Nassim Nicholas Taleb uses the term Black Swan to identify significant unexpected events. Holling made some similar points from a different perspective in his 1973 paper on resilience and his 1986 paper the resilience of terrestrial ecosystems; local surprise and global change. In on the interdisciplinary Edge Taleb writes on Learning to expect the unexpected and defines what he means by Black Swans:
A black swan is an outlier, an event that lies beyond the realm of normal expectations. Most people expect all swans to be white because that’s what their experience tells them; a black swan is by definition a surprise. Nevertheless, people tend to concoct explanations for them after the fact, which makes them appear more predictable, and less random, than they are. Our minds are designed to retain, for efficient storage, past information that fits into a compressed narrative. This distortion, called the hindsight bias, prevents us from adequately learning from the past.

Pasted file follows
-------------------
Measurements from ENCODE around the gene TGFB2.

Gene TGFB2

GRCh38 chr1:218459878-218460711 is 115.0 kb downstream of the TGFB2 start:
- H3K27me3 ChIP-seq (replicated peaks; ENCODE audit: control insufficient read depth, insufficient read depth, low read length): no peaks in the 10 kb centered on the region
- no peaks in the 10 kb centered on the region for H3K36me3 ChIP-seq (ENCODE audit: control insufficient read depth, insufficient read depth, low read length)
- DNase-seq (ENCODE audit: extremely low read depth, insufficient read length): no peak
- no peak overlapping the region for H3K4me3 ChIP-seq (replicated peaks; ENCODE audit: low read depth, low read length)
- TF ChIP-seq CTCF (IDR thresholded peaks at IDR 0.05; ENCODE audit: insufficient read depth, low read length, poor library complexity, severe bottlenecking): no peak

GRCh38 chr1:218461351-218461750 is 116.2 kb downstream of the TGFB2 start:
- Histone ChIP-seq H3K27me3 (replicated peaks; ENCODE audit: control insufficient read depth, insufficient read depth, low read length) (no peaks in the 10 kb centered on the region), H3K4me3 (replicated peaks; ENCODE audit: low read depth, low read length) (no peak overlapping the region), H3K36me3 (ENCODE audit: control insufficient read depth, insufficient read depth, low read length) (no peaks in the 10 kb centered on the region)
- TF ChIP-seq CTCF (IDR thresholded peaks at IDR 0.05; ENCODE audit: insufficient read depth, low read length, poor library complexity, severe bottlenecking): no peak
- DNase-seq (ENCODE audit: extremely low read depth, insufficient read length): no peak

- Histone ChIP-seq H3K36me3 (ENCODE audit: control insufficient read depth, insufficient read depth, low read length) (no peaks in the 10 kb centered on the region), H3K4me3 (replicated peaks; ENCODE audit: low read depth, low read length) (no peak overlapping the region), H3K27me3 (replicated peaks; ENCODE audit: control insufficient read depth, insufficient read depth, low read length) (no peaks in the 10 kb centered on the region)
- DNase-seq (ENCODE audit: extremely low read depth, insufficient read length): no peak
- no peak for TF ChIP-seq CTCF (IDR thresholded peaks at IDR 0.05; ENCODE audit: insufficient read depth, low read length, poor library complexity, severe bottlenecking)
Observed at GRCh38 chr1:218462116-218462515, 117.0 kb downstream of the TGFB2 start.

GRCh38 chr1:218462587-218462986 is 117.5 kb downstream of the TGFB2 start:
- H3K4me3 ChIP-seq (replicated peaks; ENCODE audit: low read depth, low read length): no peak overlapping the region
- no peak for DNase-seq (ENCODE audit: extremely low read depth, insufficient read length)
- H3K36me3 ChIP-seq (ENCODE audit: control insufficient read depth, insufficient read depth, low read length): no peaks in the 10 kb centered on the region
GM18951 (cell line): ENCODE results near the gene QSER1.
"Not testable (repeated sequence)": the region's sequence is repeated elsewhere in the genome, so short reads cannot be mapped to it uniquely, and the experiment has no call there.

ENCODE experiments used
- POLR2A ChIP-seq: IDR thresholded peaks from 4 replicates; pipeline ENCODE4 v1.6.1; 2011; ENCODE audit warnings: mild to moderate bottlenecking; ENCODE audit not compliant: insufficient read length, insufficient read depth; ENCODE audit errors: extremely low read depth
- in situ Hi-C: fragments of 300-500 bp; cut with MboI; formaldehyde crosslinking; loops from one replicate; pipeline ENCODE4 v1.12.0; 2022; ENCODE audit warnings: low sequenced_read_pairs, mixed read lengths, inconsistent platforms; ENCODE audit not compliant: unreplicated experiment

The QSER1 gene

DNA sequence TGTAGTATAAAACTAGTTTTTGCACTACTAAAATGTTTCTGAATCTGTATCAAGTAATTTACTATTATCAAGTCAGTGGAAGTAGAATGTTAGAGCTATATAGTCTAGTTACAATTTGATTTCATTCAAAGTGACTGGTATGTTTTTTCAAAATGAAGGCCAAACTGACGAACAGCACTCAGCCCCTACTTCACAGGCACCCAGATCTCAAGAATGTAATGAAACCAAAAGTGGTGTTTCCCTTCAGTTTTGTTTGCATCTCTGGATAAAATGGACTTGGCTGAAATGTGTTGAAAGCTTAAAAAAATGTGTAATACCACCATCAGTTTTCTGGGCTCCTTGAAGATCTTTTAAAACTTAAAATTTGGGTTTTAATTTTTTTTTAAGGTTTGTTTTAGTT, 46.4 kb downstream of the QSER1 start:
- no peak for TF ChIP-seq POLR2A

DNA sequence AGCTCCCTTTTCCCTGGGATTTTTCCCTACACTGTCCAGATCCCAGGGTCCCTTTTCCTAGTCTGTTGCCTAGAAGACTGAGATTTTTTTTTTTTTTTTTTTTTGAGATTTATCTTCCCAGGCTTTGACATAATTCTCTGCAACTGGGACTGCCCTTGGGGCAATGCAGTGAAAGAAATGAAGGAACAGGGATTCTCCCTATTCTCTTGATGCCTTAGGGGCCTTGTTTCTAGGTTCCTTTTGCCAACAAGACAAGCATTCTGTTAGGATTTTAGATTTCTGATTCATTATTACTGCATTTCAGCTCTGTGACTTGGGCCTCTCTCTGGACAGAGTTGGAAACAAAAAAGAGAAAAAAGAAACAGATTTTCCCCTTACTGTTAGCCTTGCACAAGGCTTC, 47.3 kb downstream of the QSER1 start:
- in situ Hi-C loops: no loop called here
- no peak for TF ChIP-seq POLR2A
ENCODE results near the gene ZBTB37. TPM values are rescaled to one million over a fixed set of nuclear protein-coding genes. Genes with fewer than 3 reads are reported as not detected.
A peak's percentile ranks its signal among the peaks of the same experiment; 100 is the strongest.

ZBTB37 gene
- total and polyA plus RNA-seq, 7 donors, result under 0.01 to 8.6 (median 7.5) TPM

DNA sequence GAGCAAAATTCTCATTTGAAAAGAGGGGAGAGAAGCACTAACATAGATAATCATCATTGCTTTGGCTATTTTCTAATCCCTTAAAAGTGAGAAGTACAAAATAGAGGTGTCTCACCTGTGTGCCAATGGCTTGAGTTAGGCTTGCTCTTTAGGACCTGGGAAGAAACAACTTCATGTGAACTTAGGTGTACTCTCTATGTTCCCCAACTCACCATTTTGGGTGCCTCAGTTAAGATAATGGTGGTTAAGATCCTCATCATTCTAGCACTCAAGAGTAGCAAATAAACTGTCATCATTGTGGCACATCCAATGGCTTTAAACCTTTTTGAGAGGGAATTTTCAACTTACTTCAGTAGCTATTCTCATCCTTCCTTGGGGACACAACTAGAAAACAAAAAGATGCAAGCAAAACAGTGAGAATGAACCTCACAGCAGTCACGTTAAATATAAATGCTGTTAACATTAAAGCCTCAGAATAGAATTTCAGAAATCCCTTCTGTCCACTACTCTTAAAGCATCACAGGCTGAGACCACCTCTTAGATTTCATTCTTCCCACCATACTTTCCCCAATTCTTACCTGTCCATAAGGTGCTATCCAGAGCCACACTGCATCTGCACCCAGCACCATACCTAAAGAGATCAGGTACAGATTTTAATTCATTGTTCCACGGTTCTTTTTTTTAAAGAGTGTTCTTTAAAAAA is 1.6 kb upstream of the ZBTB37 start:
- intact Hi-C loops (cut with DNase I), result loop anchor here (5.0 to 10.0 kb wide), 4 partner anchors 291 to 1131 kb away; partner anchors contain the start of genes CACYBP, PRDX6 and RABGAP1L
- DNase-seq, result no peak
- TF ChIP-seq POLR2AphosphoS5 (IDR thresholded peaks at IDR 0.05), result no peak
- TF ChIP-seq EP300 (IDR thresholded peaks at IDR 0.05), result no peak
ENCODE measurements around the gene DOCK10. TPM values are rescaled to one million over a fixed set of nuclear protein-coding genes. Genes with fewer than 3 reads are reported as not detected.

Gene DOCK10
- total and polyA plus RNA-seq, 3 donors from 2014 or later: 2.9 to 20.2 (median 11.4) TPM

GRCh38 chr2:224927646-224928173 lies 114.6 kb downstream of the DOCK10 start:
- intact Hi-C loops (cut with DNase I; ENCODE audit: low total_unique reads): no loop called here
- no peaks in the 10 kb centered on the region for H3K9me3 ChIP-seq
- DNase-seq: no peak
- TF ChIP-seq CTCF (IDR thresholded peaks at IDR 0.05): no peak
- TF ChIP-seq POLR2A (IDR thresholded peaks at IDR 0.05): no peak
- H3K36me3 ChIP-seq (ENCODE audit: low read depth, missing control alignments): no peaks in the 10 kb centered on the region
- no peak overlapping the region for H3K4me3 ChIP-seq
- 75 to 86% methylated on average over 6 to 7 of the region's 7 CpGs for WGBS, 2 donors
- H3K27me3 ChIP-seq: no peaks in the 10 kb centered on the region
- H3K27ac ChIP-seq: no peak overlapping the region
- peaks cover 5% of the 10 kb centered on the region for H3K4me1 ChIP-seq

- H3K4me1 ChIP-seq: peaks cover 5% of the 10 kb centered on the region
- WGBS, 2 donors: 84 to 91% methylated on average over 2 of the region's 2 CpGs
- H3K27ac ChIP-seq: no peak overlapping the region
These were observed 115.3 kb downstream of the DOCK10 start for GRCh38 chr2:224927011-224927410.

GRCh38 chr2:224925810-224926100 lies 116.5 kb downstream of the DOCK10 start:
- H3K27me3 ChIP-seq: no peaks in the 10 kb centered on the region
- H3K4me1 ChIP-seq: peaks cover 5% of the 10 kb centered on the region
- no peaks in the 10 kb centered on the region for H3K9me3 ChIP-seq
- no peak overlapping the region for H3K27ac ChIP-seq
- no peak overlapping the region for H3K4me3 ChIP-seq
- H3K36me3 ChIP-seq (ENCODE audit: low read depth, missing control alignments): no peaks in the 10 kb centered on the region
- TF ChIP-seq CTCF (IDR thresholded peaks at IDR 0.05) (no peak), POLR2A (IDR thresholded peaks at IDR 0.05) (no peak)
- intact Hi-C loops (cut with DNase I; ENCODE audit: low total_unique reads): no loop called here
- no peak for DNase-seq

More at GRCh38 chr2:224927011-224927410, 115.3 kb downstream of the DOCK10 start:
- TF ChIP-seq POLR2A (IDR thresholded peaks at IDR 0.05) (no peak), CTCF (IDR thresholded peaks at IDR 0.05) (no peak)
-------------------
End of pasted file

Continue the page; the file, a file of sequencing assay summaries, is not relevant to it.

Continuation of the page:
From my perspective, Black swans occur when there are significant mismatches between the models people use to understand the world and the subsquent expectations that those models produce and observations. In other words, black swans are model errors – something that I’ve written (Peterson, Carpetner & Brock et al 2003) in the context of ecological management.